The Oakland Raiders 25 to 20 win over the Houston Texans at Reliant Stadium in Houston today was a big win for Raiders Owner Al Davis, in the wake of his passing on Saturday morning at the age of 82.
The Raiders won in a fashion that Mr. Davis is proud of: with timely defensive play in an enemy stadium, though not a really hostile one. It was a Texans crowd mindful of the lass of Al Davis, and appropriately respectful of the moment, with signs around that read “Al Davis RIP.”
But it look the Raiders Safety Michael Huff to take advantage of a bonehead play that had to make Raiders QB Jason Campbell smile. Texans Quarterback Matt Schaub threw the ball right to Huff from the five-yard-line, when he could have ran in to score.
Al Davis Is Oakland’s Man
As Oakland District Four Councilmember Libby Schaff said today, “Oakland lost an icon.” She’s right, but it’s important to add that Al Davis was an icon that Oakland created. Because no where else – no other city in the World could have given birth to the Raiders, but Oakland. A perfect match of sports team and city.
It’s not that Oakland’s “blue collar,” as some have said pointing to the city’s manufacturing and ship building past, but that it’s real – a quality that’s timeless. Oakland people are basic, not highfalutin, diverse by demand, definitely fun-loving, and very caring for those who don’t have a lot. That’ the city the Oakland Raiders represent.
Mr. Davis knew the Raiders had no business in Los Angeles, but as he said in 1979, “my city turned its back on me.” Then-Oakland Mayor Lionel Wilson and the Oakland Alameda County Coliseum Board had made a deal to refurbish the Coliseum, adding 50 new luxury boxes, and upgrading the spaces that then were little more than covered seating areas that turned into water traps when the rain hit them just right.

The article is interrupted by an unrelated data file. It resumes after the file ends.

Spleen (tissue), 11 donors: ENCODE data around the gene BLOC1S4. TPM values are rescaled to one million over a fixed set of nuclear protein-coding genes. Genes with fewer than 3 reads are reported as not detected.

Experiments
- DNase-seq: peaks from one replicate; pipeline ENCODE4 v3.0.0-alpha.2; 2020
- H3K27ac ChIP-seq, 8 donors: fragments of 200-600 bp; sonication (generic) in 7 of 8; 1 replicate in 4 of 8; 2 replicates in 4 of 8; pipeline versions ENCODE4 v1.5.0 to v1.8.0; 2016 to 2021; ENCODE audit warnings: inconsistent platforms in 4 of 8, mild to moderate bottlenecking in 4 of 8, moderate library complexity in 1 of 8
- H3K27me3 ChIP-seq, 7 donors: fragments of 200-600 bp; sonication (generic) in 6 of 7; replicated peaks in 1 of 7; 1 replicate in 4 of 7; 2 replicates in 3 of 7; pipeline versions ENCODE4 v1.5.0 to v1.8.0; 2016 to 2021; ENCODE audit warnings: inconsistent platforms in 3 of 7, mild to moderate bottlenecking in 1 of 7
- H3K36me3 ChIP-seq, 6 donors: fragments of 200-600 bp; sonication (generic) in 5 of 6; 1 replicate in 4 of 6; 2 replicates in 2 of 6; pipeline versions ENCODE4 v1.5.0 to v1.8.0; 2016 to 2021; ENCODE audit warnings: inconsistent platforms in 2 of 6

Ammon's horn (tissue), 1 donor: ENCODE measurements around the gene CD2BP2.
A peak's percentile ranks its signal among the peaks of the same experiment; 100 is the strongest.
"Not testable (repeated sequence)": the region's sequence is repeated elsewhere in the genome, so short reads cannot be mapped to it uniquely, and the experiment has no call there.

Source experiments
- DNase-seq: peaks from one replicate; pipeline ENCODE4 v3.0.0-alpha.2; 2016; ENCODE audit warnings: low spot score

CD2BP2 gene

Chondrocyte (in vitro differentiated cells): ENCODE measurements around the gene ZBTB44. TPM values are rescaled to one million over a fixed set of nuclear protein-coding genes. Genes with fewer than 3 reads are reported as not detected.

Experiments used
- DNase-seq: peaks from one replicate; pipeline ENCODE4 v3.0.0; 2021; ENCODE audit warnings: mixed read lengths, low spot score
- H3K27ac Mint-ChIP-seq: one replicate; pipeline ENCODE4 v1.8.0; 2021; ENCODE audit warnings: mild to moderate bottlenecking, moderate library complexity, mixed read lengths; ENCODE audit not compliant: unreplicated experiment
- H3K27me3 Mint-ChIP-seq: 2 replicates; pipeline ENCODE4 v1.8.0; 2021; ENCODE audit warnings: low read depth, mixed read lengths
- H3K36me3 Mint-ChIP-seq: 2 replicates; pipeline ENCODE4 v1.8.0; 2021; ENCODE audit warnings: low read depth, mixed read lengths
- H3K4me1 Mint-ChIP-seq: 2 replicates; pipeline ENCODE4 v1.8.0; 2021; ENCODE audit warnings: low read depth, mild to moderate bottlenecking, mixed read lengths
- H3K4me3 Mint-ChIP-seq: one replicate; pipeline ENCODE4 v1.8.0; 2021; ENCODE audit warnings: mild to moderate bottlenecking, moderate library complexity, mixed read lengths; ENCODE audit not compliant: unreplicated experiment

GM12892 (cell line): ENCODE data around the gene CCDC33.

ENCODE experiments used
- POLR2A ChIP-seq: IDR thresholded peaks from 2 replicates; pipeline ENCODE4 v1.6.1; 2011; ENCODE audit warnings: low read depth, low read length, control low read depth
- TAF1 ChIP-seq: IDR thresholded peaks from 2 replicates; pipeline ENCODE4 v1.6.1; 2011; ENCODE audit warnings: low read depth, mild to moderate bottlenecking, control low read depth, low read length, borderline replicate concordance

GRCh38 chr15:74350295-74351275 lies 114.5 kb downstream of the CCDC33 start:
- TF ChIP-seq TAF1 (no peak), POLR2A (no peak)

But the NFL convinced Oakland’s elected officials and Coliseum representatives that Davis could go no where. So, Davis felt that with no one supporting him, and Oakland and NFL officials against him, the only option was a court challenge. Davis won.
I still think of what could have been had Oakland just worked to support Al Davis then, but all of that was pushed into the World of fantasy, when then-Assistant City Manager Ezra Rapport lead an incredible effort to bring the Raiders back to Oakland from Los Angeles, marking the first time in history a team left its home town, only to return to it.
Yes, we know how much it cost the City of Oakland and the County of Alameda, but the price was worth it. Moreover, “The Raiders Deal” proved Oakland had the will and the initiative to complete big projects.
Al Davis loved Oakland. He lived in Oakland and established his family there, too. But most of all, Al Davis wanted his Raiders to win in Oakland.
The Autumn Wind Still Blows
When I think of Al Davis and the Oakland Raiders, a poem called The Autumn Wind comes to mind. Created by Steve Sabol of NFL Films, and best recited by the late John Facenda, the work is etched into my memory. It goes like this:
The Autumn wind is a pirate
Blustering in from sea
With a rollicking song he sweeps along
His face is weatherbeaten
He wears a hooded sash
With a silver hat about his head
And a bristling black mustache
He growls as he storms the country
A villain big and bold
And the trees all shake and quiver and quake
As he robs them of their gold.
The Autumn wind is a Raider
Pillaging just for fun
He’ll knock you ’round and upside down
And laugh when he’s conquered and won.
And even though I gave it my best shot, Facenda still does it better…
In fact, Facenda was Mr. Davis’ favorite voice for Raiders highlight films. You only need to see this video below once to know why:
Al Davis and The Oakland Raiders – forever.